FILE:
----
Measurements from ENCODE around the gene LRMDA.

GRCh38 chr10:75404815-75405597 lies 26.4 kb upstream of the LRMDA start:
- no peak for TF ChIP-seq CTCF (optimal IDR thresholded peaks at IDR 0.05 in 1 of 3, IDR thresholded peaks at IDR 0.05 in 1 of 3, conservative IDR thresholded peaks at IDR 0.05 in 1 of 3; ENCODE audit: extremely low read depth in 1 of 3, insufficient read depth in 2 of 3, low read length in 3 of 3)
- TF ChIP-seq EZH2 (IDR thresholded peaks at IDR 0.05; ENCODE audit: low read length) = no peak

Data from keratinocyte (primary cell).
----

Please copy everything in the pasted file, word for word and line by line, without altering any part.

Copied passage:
Measurements from ENCODE around the gene LRMDA.

GRCh38 chr10:75404815-75405597 lies 26.4 kb upstream of the LRMDA start:
- no peak for TF ChIP-seq CTCF (optimal IDR thresholded peaks at IDR 0.05 in 1 of 3, IDR thresholded peaks at IDR 0.05 in 1 of 3, conservative IDR thresholded peaks at IDR 0.05 in 1 of 3; ENCODE audit: extremely low read depth in 1 of 3, insufficient read depth in 2 of 3, low read length in 3 of 3)
- TF ChIP-seq EZH2 (IDR thresholded peaks at IDR 0.05; ENCODE audit: low read length) = no peak

Data from keratinocyte (primary cell).